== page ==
The closest contemporary counterpart of print publishing (proper) I can think of is the style found in limited press editions of poetry. (Commonly printed today on relatively compact machines, of which I think a Vandercock press is a common representative.)

    Lose at least some of the paper's rag content and an affordable print format could become possible.

    LOTS of newspapers going out of business today that haven't already gone out of business. Newsprint must still be among the least expensive papers still produced today commercially.

    Why not print contemporary chapbooks of original fiction and verse on newsprint (which can be folded without binding), O American Publishers? (If you want a more costly model, wrap items in a sturdy stock for more substance: but of necessity prices then go up!)

    Keep sales local to immediate press locations to begin with instead of worrying about mass distribution up front.

    I recommend display fonts and display orthography to the complete exclusion of graphic art per se: to my provincial mind writers and their writing need to recover familiarity and close acquaintance with orthography, a lesson brought to me in my service as a book editor.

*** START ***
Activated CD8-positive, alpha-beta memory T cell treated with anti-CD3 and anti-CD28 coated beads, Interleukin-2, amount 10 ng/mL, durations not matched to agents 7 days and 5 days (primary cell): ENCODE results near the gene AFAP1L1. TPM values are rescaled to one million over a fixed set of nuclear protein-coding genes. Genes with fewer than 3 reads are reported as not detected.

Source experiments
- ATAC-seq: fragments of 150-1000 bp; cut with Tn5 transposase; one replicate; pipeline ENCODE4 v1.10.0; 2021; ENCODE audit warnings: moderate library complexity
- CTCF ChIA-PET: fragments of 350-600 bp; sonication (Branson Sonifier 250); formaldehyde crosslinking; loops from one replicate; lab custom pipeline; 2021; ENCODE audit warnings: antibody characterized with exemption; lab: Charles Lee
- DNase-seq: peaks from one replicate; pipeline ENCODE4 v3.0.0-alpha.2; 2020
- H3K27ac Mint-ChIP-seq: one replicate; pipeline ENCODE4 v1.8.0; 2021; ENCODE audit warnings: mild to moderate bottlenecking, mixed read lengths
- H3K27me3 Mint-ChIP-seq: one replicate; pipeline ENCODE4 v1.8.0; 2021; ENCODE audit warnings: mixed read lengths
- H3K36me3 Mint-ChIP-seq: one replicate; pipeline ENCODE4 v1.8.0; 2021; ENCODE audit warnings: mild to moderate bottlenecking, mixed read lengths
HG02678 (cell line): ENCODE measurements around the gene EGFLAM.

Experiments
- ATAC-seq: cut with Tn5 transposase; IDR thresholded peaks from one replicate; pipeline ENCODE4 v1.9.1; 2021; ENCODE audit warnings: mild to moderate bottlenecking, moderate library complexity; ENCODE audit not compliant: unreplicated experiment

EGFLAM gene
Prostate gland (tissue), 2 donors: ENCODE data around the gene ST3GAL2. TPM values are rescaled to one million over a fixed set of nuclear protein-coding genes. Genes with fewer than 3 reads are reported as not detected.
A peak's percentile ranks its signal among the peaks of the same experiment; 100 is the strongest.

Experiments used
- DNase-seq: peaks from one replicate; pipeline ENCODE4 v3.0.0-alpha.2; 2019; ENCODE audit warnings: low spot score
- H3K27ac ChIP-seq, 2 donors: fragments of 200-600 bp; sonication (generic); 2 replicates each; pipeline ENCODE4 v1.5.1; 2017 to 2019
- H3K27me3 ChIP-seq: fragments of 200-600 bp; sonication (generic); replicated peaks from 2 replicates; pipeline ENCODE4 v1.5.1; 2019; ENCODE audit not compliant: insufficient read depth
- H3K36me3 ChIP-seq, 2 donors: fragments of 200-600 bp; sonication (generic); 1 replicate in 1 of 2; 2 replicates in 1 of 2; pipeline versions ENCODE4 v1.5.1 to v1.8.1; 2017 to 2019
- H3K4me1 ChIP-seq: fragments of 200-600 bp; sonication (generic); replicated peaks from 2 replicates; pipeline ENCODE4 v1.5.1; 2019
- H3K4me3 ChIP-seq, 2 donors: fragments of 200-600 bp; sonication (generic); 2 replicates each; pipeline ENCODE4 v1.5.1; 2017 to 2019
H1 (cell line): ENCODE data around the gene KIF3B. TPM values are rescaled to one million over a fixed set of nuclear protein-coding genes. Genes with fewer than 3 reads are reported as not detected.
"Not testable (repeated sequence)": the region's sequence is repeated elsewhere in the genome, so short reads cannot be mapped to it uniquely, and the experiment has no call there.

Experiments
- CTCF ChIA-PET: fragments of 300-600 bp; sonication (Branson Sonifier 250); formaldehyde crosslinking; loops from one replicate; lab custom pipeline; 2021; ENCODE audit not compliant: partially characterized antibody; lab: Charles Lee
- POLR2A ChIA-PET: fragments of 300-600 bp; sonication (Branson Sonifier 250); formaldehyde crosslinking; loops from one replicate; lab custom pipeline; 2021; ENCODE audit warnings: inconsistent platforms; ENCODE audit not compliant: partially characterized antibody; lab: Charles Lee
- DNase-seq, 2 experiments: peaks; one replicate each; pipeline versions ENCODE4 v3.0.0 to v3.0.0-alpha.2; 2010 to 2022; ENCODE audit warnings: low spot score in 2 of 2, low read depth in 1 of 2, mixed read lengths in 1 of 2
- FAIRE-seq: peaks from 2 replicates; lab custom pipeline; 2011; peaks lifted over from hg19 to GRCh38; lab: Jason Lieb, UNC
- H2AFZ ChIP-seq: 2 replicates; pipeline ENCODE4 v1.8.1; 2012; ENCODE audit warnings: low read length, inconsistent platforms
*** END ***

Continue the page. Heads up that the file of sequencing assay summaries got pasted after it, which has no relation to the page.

Other thoughts out loud:

    American writing today of necessity comes FROM and is still created IN actual localities, not exclusively in tech-manufactured omnipresent hyperspace. American readers of fiction themselves have a lot to learn or remember about the notion "local" wherever they live today, global circumstance seems to be screaming at us.

    For "literary culture" to live even in a state of poor health in the US of 2020 I think means that it needs to creep and crawl for a while--physically--from wherever it's being locally produced and published. America is too diffused just now for anyone to claim credibly that he and she can speak far beyond any single locality.

    Literary work on a page has a slow metabolism compared to any graphic image appearing on a screen. While images have greater velocity to our senses, language itself penetrates and investigates what images only begin to show. Remember Simonides, for whom painting was "silent poetry" and poetry "painting that speaks"--the actions which painters depict as they are being performed words describe after they are performed.

  • You must log in to reply to this thread.